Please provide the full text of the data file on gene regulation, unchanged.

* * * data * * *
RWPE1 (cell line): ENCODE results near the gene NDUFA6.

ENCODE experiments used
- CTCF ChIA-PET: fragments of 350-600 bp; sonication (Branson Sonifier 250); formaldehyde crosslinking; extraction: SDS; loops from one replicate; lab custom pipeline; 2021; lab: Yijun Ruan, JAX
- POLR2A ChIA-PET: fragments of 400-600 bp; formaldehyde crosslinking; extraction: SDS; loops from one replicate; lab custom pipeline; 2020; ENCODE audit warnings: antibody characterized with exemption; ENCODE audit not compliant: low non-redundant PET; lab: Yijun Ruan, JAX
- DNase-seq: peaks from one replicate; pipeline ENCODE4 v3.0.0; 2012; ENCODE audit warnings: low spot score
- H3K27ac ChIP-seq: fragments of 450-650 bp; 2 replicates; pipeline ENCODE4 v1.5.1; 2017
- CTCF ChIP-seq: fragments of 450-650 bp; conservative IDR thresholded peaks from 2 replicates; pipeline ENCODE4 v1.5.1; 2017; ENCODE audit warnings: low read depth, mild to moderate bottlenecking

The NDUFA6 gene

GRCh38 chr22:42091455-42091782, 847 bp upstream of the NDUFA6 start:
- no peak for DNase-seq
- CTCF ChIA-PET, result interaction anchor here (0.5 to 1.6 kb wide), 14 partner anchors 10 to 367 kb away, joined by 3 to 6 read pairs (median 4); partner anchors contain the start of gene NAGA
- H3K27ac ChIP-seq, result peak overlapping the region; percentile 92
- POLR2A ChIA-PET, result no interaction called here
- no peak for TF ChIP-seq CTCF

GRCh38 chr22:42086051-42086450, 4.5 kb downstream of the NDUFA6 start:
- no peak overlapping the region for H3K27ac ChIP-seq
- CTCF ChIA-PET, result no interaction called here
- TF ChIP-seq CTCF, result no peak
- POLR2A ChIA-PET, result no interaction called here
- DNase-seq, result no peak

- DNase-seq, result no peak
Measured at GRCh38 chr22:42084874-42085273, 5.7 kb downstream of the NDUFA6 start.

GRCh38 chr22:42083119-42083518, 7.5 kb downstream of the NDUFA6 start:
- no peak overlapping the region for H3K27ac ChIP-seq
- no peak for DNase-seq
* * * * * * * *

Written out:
RWPE1 (cell line): ENCODE results near the gene NDUFA6.

ENCODE experiments used
- CTCF ChIA-PET: fragments of 350-600 bp; sonication (Branson Sonifier 250); formaldehyde crosslinking; extraction: SDS; loops from one replicate; lab custom pipeline; 2021; lab: Yijun Ruan, JAX
- POLR2A ChIA-PET: fragments of 400-600 bp; formaldehyde crosslinking; extraction: SDS; loops from one replicate; lab custom pipeline; 2020; ENCODE audit warnings: antibody characterized with exemption; ENCODE audit not compliant: low non-redundant PET; lab: Yijun Ruan, JAX
- DNase-seq: peaks from one replicate; pipeline ENCODE4 v3.0.0; 2012; ENCODE audit warnings: low spot score
- H3K27ac ChIP-seq: fragments of 450-650 bp; 2 replicates; pipeline ENCODE4 v1.5.1; 2017
- CTCF ChIP-seq: fragments of 450-650 bp; conservative IDR thresholded peaks from 2 replicates; pipeline ENCODE4 v1.5.1; 2017; ENCODE audit warnings: low read depth, mild to moderate bottlenecking

The NDUFA6 gene

GRCh38 chr22:42091455-42091782, 847 bp upstream of the NDUFA6 start:
- no peak for DNase-seq
- CTCF ChIA-PET, result interaction anchor here (0.5 to 1.6 kb wide), 14 partner anchors 10 to 367 kb away, joined by 3 to 6 read pairs (median 4); partner anchors contain the start of gene NAGA
- H3K27ac ChIP-seq, result peak overlapping the region; percentile 92
- POLR2A ChIA-PET, result no interaction called here
- no peak for TF ChIP-seq CTCF

GRCh38 chr22:42086051-42086450, 4.5 kb downstream of the NDUFA6 start:
- no peak overlapping the region for H3K27ac ChIP-seq
- CTCF ChIA-PET, result no interaction called here
- TF ChIP-seq CTCF, result no peak
- POLR2A ChIA-PET, result no interaction called here
- DNase-seq, result no peak

- DNase-seq, result no peak
Measured at GRCh38 chr22:42084874-42085273, 5.7 kb downstream of the NDUFA6 start.

GRCh38 chr22:42083119-42083518, 7.5 kb downstream of the NDUFA6 start:
- no peak overlapping the region for H3K27ac ChIP-seq
- no peak for DNase-seq